Devastated from the fallout of World War II, the crumbling city of Vienna is the destination for American pulp novelist Holly Martins (Joseph Cotten). It’s 1949, and Martins is seeking his friend, Harry Lime (Orson Welles), who has promised him work. When he arrives at Lime’s home, he discovers that his friend recently died in an accident. Upset and confused, Martins heads to the funeral, where he meets several of Lime’s acquaintances, including the mysterious Anna (Alida Valli). As Martins begins asking questions about Lime’s accident, he learns more than he expected, particularly from pushy military police officer Calloway (Trevor Howard), who suspected Lime of terrible crimes. While Martins pursues Anna, Calloway pursues Martins, searching for a possible link to Lime’s criminal activities. The more people Martins speaks to, the more deceit he uncovers, and the strangest mystery of all is the identity of the “third man” who was reportedly at the scene when Lime died; two other witnesses are known, but no one can identify the third.
In 1948, British producer Alexander Korda commissioned renowned writer Graham Greene to write a treatment dealing with post-war intrigue. Greene chose war-torn Vienna as the backdrop for his story, which eventually became The Third Man. Korda partnered with producer David O. Selznick on the project, and they offered it to British director Carol Reed. Determined to give the picture a unique style and sensibility, Reed tapped cinematographer Robert Krasker (Brief Encounter, El Cid), with whom he had collaborated on Odd Man Out. Krasker, who won an Academy Award for his striking, richly detailed black-and-white photography on The Third Man, later credited Reed with suggesting the many canted camera angles that give the film a quality Krasker described as “lewd.” The filmmakers’ efforts to give The Third Man a unique visual texture included having three separate camera units shoot almost 24 hours a day for several weeks on location in Vienna. Krasker carried out the intense night shooting and carefully supervised the day unit and “sewer unit” headed by cinematographers John Wilcox and Stanley Pavey, respectively.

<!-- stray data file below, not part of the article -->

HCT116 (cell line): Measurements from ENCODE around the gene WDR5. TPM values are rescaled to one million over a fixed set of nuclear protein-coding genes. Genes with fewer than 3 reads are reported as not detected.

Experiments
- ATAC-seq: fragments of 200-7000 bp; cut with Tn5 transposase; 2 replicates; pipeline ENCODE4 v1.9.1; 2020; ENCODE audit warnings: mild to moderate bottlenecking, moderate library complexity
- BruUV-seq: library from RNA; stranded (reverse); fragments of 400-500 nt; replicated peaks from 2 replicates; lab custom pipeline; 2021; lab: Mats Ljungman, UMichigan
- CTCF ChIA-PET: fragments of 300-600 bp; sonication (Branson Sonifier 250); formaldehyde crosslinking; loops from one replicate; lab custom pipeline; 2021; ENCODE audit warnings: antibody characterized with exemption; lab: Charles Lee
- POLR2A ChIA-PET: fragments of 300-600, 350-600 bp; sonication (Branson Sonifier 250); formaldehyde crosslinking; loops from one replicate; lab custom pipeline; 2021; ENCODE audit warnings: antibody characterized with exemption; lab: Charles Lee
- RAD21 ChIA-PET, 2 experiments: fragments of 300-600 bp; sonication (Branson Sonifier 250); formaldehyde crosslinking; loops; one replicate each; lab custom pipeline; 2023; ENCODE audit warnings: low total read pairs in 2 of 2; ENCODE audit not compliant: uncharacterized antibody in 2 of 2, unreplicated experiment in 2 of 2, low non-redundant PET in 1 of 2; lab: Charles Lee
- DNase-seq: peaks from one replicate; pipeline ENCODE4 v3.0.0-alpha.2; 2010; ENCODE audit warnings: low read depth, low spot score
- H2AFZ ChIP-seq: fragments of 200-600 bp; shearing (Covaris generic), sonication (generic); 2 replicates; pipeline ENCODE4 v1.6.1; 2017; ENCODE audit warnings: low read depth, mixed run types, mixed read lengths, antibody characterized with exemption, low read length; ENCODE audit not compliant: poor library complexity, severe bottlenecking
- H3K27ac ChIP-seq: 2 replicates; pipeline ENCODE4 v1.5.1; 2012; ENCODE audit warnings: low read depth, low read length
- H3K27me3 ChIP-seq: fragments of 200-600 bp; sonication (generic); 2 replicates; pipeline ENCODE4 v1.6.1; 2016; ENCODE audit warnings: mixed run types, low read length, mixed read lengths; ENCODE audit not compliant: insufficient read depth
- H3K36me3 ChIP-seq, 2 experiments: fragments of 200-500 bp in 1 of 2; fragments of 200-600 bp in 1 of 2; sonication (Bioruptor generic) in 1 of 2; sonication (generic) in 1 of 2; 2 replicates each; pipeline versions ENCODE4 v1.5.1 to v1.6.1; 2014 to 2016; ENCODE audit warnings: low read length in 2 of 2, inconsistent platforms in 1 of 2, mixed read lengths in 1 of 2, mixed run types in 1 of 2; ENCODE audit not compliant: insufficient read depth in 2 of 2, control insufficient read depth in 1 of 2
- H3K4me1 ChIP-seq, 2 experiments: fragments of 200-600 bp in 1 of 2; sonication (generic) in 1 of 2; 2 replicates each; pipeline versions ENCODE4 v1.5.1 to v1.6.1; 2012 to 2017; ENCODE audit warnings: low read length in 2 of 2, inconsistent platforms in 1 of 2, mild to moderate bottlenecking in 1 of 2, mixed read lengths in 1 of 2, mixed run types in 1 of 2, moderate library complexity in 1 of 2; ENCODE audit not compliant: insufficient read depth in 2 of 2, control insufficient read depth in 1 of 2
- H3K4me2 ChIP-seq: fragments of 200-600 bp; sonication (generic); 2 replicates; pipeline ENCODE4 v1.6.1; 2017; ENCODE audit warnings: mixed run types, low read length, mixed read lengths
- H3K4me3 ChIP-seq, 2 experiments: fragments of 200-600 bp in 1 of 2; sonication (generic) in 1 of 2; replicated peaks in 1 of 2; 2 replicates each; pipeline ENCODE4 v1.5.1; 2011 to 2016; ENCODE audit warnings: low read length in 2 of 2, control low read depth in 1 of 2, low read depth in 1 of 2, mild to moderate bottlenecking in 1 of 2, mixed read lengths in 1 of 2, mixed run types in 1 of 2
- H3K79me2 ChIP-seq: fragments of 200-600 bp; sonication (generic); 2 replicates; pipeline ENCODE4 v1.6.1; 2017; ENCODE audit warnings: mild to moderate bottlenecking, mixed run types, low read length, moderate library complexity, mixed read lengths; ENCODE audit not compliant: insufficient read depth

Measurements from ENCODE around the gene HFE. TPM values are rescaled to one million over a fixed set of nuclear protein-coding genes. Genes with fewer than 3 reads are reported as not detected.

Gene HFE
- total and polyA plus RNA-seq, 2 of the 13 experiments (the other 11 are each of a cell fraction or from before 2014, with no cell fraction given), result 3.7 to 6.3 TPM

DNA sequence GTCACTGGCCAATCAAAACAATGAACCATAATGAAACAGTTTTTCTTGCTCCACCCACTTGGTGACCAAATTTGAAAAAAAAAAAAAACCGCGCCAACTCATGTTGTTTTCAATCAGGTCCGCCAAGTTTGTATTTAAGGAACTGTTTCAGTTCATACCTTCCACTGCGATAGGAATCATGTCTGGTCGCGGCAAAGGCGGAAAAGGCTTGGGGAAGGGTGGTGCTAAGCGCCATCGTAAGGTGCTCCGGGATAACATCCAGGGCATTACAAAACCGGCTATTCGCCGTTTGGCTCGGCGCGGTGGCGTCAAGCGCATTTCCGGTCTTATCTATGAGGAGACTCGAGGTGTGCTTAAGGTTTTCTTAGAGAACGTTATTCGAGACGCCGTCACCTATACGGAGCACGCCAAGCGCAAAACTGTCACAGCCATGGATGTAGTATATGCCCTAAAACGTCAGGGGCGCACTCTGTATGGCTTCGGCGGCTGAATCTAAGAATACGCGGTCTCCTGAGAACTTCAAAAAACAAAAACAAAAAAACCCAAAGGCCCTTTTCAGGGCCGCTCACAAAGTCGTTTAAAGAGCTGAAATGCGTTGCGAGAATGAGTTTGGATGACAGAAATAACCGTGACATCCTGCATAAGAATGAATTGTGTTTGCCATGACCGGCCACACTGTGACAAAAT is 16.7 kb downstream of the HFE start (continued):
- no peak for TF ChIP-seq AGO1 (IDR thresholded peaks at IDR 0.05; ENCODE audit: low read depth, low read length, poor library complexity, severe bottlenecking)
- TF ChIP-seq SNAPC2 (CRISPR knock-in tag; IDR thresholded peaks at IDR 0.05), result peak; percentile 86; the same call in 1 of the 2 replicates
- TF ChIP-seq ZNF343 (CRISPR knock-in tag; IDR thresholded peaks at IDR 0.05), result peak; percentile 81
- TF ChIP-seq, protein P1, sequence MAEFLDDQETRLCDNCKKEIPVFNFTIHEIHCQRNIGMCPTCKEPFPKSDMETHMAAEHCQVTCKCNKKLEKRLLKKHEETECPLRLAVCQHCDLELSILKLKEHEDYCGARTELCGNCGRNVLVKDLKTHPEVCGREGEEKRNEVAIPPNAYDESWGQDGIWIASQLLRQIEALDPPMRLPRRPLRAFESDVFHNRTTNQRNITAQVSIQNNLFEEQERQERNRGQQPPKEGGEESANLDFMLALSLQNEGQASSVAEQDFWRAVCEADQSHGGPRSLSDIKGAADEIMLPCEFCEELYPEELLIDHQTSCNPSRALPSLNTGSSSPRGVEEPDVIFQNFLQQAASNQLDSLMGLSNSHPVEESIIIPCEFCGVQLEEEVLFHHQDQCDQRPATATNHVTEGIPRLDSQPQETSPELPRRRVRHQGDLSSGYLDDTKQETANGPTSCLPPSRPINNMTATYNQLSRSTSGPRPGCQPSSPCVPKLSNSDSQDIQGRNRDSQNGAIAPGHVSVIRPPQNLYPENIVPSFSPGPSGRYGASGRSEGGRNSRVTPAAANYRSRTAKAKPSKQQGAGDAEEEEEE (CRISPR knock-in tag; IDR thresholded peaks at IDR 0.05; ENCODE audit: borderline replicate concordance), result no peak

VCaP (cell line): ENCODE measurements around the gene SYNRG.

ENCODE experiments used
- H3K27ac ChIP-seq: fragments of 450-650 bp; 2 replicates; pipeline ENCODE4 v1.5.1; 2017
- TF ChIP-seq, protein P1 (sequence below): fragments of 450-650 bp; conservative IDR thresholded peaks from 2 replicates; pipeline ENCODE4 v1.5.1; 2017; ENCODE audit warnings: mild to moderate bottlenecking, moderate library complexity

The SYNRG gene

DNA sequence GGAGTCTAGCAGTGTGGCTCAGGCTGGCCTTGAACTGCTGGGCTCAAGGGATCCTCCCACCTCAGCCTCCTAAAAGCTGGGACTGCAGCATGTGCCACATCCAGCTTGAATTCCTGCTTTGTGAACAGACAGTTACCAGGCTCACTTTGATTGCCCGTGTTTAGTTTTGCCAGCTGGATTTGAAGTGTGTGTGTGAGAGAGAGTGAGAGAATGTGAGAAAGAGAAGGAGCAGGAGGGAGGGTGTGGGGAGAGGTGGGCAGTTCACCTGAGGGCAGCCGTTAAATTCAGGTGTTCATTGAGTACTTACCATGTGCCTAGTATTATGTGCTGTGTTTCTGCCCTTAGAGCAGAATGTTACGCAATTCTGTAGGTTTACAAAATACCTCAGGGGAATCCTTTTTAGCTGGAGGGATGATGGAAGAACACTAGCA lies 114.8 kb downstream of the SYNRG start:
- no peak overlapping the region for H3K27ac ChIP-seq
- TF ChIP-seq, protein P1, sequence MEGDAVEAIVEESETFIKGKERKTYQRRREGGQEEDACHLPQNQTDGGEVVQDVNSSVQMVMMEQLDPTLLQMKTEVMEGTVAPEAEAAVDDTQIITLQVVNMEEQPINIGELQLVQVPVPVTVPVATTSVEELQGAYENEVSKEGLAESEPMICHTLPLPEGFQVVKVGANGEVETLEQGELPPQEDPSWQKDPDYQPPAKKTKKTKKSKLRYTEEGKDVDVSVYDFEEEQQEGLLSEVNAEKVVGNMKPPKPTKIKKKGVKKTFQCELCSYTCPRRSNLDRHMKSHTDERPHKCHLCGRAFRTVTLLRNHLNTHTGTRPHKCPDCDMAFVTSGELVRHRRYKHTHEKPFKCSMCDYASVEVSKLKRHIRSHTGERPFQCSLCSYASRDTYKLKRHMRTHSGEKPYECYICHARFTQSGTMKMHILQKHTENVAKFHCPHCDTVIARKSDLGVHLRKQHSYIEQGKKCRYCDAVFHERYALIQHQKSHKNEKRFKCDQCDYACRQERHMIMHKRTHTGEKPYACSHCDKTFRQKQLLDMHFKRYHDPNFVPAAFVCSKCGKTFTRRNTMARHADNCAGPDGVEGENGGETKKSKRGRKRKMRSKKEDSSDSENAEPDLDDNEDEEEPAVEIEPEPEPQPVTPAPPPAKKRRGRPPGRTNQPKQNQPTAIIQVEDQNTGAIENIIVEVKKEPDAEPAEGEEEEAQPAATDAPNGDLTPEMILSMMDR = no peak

The Criterion Collection released an excellent DVD of The Third Man in 1999, and the company recently reissued the title as a two-disc special edition that includes a slew of new supplements and a new transfer of the feature. Compared to the 1999 pressing, the new release has a slight edge, with better depth of field and a more broadly visible gray scale. The most notable difference between the picture transfers is that Criterion has decided to “window box” the 1.33:1 image on this new pressing. This process, which presents a slight black box around the image, allows for maximum, uniform picture information on all four sides; some of this information is occasionally lost on home screens, particularly standard 4x3 TV sets.
The monaural audio on this new DVD is slightly better, offering clearer tonality. With this DVD, as with the 1999 edition, Criterion has chosen to present the original British version of the film, which is 11 minutes longer than Selznick’s 93-minute cut; the latter paints Martins in a more serious light.
This package’s supplements are generous but occasionally redundant. They include most of the extras featured on the 1999 release: an introduction by filmmaker Peter Bogdanovich; Greene’s abridged original treatment (read by Richard Clarke); radio-play features; Cotton’s voice-over from the U.S. version; stills; a press book; the U.S. trailer; an updated presentation of the film’s history from writer Charles Drazin; vintage newsreel footage of the sewers of Vienna; and a newsreel glimpse of Anton Karas, the zither player who performed the film’s legendary score.
The new supplements start with two audio commentaries, one a detailed analysis by film scholar Dana Polan, the other a lively but only marginally interesting appreciation by filmmakers Steven Soderbergh and Tony Gilroy. Also new are a solid 30-minute Austrian documentary, “Who Was The Third Man?”; an excellent hour-long BBC Omnibus profile of Greene; printed essays by Drazin, Luc Sante and Philip Kerr; a glimpse of some of the scenes’ untranslated dialogue; and Frederick Baker’s 90-minute documentary “Shadowing The Third Man.” Baker’s piece is filled with brief interviews with cast and crewmembers, including Krasker, but it seems unnecessarily padded to feature length by far too many long clips from the film.
This DVD update of The Third Man highlights the lasting importance of the film, which has long been considered one of England’s most accomplished pictures. This edition is ideal for longstanding fans and will certainly welcome new viewers to the sinister, romantic beauty of post-war Vienna, a city pictured from the heights of its gilded Riesenrad (a famous Ferris wheel) to the depths of its labyrinthine sewer system.